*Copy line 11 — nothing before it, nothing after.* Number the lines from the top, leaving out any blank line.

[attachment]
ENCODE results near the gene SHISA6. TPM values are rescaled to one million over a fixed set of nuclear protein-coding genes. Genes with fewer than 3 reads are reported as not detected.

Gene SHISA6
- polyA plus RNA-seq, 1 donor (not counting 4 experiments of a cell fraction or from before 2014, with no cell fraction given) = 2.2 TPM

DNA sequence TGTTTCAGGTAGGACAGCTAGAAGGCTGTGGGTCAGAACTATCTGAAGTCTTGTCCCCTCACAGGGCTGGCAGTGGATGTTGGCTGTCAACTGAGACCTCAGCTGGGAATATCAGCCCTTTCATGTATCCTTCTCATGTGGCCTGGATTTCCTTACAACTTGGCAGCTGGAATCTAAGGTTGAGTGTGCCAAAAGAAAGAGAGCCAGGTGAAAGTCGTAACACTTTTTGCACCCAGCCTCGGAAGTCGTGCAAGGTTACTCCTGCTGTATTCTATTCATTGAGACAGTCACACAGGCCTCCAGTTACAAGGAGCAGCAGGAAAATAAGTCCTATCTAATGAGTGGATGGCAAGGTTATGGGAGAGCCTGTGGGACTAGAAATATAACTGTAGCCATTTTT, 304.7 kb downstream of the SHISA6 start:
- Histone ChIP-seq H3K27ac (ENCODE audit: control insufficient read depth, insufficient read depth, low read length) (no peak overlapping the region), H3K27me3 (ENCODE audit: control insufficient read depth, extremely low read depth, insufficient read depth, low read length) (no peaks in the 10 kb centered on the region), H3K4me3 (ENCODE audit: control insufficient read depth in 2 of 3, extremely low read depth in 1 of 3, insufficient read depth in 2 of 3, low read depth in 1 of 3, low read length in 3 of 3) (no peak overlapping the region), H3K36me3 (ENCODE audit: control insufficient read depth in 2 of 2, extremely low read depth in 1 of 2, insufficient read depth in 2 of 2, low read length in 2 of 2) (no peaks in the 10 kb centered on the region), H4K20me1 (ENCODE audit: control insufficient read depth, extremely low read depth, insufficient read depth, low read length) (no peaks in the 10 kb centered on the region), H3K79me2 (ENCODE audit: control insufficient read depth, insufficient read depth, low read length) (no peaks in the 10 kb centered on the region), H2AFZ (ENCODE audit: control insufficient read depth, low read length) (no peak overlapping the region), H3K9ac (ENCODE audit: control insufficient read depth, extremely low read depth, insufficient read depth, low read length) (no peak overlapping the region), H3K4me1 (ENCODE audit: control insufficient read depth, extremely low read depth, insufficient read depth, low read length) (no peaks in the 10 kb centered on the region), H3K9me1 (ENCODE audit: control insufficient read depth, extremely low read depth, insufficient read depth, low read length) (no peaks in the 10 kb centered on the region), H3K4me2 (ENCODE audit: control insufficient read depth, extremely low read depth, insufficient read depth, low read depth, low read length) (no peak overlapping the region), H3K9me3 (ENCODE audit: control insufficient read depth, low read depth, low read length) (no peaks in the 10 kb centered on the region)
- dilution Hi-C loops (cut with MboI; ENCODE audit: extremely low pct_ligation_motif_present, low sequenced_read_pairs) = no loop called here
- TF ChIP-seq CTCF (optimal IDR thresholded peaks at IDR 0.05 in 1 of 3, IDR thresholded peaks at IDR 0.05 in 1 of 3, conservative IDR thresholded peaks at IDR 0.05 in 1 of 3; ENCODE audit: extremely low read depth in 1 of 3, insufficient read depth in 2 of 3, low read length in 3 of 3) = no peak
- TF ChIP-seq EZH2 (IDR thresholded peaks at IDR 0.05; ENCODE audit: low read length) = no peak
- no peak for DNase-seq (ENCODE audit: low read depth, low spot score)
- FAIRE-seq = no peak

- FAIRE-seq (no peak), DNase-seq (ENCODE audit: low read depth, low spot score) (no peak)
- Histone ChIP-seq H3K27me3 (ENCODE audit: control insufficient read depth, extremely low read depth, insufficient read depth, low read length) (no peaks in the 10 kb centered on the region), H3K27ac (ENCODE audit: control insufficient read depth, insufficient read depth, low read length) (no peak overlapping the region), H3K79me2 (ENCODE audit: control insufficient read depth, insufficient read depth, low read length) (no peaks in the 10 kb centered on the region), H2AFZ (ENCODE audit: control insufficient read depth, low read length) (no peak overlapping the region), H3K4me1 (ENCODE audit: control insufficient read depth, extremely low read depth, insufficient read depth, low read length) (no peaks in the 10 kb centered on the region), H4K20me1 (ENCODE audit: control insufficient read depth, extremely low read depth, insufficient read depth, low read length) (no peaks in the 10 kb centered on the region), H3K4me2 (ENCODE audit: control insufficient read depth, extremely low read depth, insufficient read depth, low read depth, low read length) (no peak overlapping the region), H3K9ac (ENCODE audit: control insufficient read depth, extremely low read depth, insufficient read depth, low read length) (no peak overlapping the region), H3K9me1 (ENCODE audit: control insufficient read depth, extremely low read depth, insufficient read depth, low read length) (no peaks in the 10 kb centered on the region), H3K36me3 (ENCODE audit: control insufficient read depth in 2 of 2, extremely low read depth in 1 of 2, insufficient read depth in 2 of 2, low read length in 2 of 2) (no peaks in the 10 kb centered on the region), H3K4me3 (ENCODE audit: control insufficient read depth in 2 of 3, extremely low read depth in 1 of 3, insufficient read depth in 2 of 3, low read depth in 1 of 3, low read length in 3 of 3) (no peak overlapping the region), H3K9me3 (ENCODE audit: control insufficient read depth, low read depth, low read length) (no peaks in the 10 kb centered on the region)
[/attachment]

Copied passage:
- FAIRE-seq (no peak), DNase-seq (ENCODE audit: low read depth, low spot score) (no peak)